Fiona heads to Canada as threat to US grows from further disruption

Fiona heads to Canada as threat to US grows from further disruption

Hurricane Fiona intensified into a Category 4 powerhouse during the predawn hours Wednesday, a day after it became the first major hurricane of the 2022 Atlantic season. It hit Puerto Rico during the weekend with catastrophic rains and violent to destructive winds, cutting off power to the entire territory before hitting the Dominican Republic and sweeping the Turks and Caicos Islands.

Now the system is poised to pass near Bermuda as a high-end storm before charging into the Canadian Maritimes, lashing Nova Scotia with winds of up to 100 mph. By then it may no longer be tropical, but it could be as strong as a high-end Category 1 or low-end Category 2 hurricane.

It comes amid a sudden awakening of tropical storm activity in the Atlantic. Tropical Storm Gaston developed west of the Azores on Tuesday, and two other tropical waves in the eastern Atlantic are of interest.

The disturbance of most concern, however, is just east of the Windward Islands. This should cross the Lesser Antilles, reach the Caribbean later this week and enter an environment extremely favorable for intensification. The chances of a hurricane entering the Gulf of Mexico are increasing, and Gulf Coast residents, including the United States, should be on the lookout.

At least four dead in Puerto Rico during Hurricane Fiona, FEMA says

The sudden surge in tropical Atlantic activity comes just a week after the climatological peak of hurricane season, meaning it is on schedule. August was the first since 1997 not to feature a single named storm developing anywhere in the basin, but next week could reinforce the adage that it only takes one storm to kill. calm season becomes catastrophic.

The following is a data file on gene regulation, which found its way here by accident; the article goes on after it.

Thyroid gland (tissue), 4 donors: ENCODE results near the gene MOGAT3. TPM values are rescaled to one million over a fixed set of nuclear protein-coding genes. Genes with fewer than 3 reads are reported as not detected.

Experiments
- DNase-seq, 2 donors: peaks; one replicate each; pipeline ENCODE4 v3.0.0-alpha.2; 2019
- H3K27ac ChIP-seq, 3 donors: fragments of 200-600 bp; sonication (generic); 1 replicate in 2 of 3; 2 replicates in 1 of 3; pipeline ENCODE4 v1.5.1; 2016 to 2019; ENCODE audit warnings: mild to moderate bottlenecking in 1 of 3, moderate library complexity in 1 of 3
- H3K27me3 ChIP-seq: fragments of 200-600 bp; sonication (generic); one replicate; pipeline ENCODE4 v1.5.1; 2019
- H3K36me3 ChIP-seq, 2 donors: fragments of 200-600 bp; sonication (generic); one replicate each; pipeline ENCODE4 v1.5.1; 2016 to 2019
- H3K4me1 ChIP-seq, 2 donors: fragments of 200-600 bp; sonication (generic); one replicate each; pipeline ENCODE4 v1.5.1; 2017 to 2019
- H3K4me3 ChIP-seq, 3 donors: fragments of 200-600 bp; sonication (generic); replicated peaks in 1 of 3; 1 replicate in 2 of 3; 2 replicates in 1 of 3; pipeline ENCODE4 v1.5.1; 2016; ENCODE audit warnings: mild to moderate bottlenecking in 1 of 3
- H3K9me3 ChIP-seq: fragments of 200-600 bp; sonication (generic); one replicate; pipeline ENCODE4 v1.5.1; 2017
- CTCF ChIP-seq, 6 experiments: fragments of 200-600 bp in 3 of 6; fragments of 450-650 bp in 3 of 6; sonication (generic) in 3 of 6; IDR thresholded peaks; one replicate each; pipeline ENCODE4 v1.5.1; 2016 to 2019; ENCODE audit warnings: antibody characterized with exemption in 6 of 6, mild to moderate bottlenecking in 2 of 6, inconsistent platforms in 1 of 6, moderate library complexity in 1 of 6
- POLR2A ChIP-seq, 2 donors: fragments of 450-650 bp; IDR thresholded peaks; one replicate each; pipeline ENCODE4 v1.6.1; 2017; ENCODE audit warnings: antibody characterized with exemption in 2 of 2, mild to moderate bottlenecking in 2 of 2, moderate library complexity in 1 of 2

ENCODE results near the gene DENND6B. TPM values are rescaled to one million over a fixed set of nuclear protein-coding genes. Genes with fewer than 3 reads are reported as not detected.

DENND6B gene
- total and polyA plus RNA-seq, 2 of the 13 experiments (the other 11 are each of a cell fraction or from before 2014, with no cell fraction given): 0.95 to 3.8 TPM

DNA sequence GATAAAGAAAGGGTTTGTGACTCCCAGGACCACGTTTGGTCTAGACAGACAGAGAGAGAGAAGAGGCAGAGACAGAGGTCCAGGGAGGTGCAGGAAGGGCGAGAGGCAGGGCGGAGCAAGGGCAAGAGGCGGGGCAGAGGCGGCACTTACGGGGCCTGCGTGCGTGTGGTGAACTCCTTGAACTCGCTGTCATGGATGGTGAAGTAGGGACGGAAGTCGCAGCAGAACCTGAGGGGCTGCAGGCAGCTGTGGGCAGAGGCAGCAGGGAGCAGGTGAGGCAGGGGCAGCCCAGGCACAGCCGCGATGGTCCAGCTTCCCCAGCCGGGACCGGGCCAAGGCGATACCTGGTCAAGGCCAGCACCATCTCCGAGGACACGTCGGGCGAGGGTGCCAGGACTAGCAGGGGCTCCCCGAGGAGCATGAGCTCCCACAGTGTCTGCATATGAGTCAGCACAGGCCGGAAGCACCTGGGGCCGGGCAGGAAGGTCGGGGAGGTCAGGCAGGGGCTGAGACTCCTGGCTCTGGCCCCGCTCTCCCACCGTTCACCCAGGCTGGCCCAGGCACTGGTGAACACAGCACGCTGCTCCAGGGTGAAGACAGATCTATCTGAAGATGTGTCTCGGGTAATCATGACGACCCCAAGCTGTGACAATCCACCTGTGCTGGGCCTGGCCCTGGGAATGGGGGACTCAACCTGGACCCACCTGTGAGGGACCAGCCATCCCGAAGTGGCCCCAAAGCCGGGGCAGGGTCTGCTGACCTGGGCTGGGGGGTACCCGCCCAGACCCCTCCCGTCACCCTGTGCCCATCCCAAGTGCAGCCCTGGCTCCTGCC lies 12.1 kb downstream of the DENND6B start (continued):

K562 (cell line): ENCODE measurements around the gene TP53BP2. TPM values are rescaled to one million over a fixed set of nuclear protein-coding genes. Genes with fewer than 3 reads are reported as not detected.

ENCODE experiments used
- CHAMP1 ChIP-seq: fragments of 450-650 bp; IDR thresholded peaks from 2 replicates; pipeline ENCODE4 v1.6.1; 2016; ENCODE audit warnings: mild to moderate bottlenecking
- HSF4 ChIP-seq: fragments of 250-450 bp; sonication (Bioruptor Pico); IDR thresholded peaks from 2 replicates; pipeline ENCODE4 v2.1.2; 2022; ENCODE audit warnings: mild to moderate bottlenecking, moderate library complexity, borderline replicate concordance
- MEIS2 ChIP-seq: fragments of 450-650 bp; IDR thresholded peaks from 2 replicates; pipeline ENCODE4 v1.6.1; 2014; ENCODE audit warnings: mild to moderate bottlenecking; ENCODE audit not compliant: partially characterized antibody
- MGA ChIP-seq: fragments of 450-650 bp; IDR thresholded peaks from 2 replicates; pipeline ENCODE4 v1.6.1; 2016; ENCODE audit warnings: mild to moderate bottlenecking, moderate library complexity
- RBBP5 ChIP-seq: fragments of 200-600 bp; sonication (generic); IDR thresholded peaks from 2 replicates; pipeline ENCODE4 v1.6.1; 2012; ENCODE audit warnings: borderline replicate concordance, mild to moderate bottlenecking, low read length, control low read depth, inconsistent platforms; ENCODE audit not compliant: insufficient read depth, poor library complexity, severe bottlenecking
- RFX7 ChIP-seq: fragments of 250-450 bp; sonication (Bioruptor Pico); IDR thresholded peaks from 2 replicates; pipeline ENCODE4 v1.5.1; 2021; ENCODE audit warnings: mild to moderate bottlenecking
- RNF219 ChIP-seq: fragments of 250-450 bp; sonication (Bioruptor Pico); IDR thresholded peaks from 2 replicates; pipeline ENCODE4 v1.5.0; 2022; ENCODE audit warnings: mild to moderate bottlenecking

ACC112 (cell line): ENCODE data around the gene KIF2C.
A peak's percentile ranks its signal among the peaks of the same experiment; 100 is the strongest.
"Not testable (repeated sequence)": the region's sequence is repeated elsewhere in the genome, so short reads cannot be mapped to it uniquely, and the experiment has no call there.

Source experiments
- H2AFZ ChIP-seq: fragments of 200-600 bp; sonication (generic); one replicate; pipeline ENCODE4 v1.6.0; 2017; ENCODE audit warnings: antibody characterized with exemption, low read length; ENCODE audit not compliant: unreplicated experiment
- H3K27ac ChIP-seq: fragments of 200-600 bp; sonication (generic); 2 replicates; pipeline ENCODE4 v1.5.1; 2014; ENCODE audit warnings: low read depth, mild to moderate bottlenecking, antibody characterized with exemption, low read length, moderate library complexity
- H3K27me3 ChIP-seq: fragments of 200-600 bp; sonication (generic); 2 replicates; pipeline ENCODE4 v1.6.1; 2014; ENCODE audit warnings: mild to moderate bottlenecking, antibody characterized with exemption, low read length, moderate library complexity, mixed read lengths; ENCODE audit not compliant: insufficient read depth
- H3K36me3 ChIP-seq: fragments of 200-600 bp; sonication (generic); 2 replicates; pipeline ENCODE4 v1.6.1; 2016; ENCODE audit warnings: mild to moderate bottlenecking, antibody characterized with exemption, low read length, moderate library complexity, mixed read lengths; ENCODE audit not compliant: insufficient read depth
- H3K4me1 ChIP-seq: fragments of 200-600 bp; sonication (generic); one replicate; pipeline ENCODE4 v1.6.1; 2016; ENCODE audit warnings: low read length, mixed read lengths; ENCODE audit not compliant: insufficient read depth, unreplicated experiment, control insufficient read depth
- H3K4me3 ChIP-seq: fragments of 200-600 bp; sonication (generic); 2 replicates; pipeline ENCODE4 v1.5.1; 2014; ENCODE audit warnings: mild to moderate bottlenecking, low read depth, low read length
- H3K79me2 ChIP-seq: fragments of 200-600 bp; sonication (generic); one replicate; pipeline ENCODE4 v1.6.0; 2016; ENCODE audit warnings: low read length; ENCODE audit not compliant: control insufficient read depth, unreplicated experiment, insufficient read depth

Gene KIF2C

By mid-morning Wednesday, Fiona was a Category 4 hurricane with sustained eyewall winds up to 130 mph. It was moving due north at 8 mph about 700 miles southwest of Bermuda. The British Overseas Territory has been placed under a tropical storm warning and a hurricane watch, the latter in case Fiona’s projected path comes closer to the island.

During a recent reconnaissance flight, a Hurricane Hunter aircraft encountered winds of 144 mph at 8,530 feet in the eyewall. This sustains surface winds of around 130 mph.

The infrared satellite revealed a mature eye and cloud top temperatures of minus-112 degrees Fahrenheit, indicating clouds rising about 50,000 feet high. It looks like Fiona may push out some dry air from the north and west.

Hurricane hunters also found a spike of around 14 or 15 degrees in air temperature in the eye. It is a sign of intensity. Air rises in the eyewall and sinks in the eye, sinking, warming, drying, and creating a void of cloud cover. This is why the eyes of the most powerful hurricanes are often the hottest and sometimes sunny.

Transition to Canadian Superstorm

Fiona is expected to pass west of Bermuda Thursday evening or Friday morning. The island will likely experience tropical storm conditions, or winds of 39 mph or more, along with heavy downpours in the outer rain bands. Thereafter, it will continue north while being pulled west by an approaching mid-latitude low pressure system.

As Fiona approaches the Canadian Maritimes, it will begin to draw on the energy of the jet stream, converting into an “extratropical” or non-tropical depression. It’s unclear if Fiona will still retain her tropical features as she lands in Canada early on Saturday. Either way, wind gusts of 100 mph or more are likely.